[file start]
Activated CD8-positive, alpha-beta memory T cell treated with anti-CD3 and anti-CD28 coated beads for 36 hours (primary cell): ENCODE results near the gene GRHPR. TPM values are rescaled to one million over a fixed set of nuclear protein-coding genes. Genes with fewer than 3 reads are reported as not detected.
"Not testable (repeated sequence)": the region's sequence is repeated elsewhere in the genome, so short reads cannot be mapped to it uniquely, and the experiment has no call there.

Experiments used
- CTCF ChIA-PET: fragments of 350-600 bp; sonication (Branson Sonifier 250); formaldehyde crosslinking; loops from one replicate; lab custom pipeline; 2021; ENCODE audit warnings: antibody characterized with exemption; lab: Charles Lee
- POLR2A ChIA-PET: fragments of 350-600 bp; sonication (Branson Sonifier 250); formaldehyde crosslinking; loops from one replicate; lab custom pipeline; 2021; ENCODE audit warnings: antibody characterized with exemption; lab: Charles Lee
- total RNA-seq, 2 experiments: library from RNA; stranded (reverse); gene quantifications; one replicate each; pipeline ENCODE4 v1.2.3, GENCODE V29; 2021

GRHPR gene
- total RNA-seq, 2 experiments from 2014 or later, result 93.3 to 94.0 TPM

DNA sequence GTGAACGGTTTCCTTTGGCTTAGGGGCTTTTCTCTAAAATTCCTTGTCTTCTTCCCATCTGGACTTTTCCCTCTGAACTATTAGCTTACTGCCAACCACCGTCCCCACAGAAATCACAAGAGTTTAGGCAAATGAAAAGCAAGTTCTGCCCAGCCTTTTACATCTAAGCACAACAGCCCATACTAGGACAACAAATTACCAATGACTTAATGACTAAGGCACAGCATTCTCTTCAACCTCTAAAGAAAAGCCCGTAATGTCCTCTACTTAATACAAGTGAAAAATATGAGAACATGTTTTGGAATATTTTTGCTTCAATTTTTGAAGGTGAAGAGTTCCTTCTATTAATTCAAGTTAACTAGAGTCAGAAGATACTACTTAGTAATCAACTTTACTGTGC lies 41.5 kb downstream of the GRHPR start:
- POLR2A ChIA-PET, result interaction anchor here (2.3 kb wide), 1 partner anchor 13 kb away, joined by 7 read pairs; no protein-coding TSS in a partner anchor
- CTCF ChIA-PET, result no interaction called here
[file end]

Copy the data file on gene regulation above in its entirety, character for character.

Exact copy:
Activated CD8-positive, alpha-beta memory T cell treated with anti-CD3 and anti-CD28 coated beads for 36 hours (primary cell): ENCODE results near the gene GRHPR. TPM values are rescaled to one million over a fixed set of nuclear protein-coding genes. Genes with fewer than 3 reads are reported as not detected.
"Not testable (repeated sequence)": the region's sequence is repeated elsewhere in the genome, so short reads cannot be mapped to it uniquely, and the experiment has no call there.

Experiments used
- CTCF ChIA-PET: fragments of 350-600 bp; sonication (Branson Sonifier 250); formaldehyde crosslinking; loops from one replicate; lab custom pipeline; 2021; ENCODE audit warnings: antibody characterized with exemption; lab: Charles Lee
- POLR2A ChIA-PET: fragments of 350-600 bp; sonication (Branson Sonifier 250); formaldehyde crosslinking; loops from one replicate; lab custom pipeline; 2021; ENCODE audit warnings: antibody characterized with exemption; lab: Charles Lee
- total RNA-seq, 2 experiments: library from RNA; stranded (reverse); gene quantifications; one replicate each; pipeline ENCODE4 v1.2.3, GENCODE V29; 2021

GRHPR gene
- total RNA-seq, 2 experiments from 2014 or later, result 93.3 to 94.0 TPM

DNA sequence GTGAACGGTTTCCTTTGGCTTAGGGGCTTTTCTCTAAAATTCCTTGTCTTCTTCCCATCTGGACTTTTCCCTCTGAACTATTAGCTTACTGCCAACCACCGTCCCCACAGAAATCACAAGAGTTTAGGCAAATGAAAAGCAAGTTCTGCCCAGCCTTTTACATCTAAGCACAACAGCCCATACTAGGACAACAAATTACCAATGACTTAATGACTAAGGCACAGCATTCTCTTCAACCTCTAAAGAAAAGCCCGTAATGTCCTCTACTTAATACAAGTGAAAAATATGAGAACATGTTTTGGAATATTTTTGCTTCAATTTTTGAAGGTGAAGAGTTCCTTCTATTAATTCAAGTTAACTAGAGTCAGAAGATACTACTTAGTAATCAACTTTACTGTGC lies 41.5 kb downstream of the GRHPR start:
- POLR2A ChIA-PET, result interaction anchor here (2.3 kb wide), 1 partner anchor 13 kb away, joined by 7 read pairs; no protein-coding TSS in a partner anchor
- CTCF ChIA-PET, result no interaction called here